"When's Daddy coming to my Christmas play?" asked my five year old daughter on more than one occasion. "He has to go to work darling, so he can't come."
When I had children I resigned myself to missing out on some of these little moments. Having the school holidays, not having to travel for work and sometimes being able to come home for tea time seemed like a fair trade for not being able to do the school run, go to presentation assemblies and attend end of year productions.
As it has happened, with the odd difference in days off between my school and my daughters', I have had the privilege of picking them up from school and seeing the eldest presented with her 'Pupil of the Term' certificate. Teachers are kind and have allowed us the last parents' evening slots so I do feel a part of their school life.
But the Christmas show wasn't to be. Or so I thought. At the end of the penultimate week of term the head pulled me aside, asking why she'd not had a request from me to go to see my daughter's Christmas show. Inside, crushing emotion and self-disappointment welled up. I'd let my little one down. She had wanted me to come, and I could've gone if only I'd asked. I had unnecessarily prioritised work over my family. My voice cracked as I tried to explain why I hadn't asked.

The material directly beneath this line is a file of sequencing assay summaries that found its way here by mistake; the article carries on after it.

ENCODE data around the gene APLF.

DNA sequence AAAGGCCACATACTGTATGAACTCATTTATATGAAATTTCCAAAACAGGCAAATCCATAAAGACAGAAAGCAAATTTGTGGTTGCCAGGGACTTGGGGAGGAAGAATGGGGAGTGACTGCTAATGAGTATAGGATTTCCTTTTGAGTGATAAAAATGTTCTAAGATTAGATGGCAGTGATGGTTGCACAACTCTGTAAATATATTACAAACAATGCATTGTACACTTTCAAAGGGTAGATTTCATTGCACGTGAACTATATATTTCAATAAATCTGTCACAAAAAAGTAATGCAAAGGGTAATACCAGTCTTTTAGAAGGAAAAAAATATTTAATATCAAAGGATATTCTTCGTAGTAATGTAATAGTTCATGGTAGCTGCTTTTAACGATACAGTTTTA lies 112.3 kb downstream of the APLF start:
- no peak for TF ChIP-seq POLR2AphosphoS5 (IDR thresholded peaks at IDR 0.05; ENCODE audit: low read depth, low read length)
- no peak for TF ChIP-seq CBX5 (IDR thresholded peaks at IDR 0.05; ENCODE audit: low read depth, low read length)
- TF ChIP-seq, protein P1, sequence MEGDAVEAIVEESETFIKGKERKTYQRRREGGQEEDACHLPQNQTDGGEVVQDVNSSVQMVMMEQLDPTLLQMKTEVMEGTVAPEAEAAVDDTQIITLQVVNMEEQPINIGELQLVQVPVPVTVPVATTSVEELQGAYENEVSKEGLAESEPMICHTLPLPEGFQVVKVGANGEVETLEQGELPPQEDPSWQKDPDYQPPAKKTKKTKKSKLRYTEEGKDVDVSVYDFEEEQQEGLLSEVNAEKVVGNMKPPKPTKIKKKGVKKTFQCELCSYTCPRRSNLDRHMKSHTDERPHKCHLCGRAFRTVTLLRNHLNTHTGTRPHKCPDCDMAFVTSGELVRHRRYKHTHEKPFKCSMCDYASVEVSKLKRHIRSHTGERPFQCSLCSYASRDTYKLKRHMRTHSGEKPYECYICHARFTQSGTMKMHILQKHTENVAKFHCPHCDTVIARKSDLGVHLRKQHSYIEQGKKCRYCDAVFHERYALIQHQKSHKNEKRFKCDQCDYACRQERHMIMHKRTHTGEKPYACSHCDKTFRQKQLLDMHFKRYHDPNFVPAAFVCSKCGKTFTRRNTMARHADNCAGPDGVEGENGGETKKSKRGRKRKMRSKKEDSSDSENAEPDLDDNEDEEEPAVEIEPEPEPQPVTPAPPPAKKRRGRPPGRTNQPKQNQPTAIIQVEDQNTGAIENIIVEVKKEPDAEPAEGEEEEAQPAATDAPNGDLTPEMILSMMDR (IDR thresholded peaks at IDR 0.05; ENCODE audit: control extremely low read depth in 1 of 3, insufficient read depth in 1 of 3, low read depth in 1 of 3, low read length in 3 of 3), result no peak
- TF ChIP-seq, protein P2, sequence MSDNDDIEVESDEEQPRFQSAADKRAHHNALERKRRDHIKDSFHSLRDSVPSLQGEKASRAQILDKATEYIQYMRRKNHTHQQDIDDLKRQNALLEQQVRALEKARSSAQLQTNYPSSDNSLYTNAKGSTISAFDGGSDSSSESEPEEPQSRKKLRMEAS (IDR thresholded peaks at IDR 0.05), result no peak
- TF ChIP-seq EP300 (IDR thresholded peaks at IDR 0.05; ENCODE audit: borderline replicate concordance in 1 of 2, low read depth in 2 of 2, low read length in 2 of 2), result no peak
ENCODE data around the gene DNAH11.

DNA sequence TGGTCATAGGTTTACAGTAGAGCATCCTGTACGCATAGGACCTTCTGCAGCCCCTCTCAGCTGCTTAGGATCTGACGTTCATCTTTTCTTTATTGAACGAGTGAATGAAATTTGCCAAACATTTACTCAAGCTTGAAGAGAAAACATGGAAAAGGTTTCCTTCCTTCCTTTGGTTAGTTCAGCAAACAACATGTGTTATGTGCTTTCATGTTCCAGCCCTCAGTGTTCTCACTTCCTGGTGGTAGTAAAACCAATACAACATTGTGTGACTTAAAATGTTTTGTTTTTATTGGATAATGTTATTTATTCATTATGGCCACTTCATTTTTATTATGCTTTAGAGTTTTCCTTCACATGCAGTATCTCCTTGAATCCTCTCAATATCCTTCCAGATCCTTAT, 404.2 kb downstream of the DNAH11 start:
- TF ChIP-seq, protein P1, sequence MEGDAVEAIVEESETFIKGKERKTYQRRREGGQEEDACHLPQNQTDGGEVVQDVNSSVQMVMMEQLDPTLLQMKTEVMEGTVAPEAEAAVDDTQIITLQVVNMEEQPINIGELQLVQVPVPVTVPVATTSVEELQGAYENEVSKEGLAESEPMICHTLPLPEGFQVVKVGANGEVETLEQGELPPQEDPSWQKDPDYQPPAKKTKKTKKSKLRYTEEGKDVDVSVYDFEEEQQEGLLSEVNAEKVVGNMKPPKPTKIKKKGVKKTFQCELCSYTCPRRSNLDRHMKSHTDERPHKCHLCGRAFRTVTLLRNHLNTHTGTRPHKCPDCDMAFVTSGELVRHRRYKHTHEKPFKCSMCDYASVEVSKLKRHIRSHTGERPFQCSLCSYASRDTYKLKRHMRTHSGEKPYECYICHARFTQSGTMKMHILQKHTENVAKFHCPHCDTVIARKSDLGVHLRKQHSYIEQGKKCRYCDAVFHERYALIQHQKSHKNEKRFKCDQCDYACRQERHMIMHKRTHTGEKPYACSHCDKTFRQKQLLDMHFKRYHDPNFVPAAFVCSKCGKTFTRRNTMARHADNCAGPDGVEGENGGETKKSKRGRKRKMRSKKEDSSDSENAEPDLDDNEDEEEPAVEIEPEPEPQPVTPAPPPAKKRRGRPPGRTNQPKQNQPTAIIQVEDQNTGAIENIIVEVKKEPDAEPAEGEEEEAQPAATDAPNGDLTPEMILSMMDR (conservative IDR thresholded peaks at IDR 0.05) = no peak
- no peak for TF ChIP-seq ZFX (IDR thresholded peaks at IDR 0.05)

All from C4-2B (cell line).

The happy ending is that, as a result of my boss's prompt, I went to my middle daughter's nursery Christmas show and it was lovely - Christmas really began that day. I had checked with my super-understanding five year old and there were no hard feelings; she is sweet enough to be able to be excited for her younger sister even when it might not seem fair. So, No.2 and I shared giggle fits during one of the songs and I smirked as she spent a whole number rearranging her star outfit, complete with full-on hands down skirt moments. Family came first that afternoon. And I got to miss the SLT meeting: Christmas bonus.
And what have I learned? Well, it was a reminder of how to prioritise. I have a kind boss who cares for the wellbeing of her staff and who, despite not having children of her own, understands the importance of family. I should have known that I could at least ask. Not everyone is fortunate enough to work for such a leader. I have a family at home who need me and deserve my best. My job is important, but actually my own flesh and blood are more important. Really, I'm essentially doing my job because of them - so that I can support them financially. But their needs are more than just that. They need my time too.
I don't think I'll be suddenly leaving school at 3:25 everyday to get home to them, or even automatically assuming that I can take time off work to go to every school event, but I will consider my family more in the decisions I make regarding how my time is spent.
That Boy Can Teach is a teacher from the North of England. He tweets at @thatboycanteach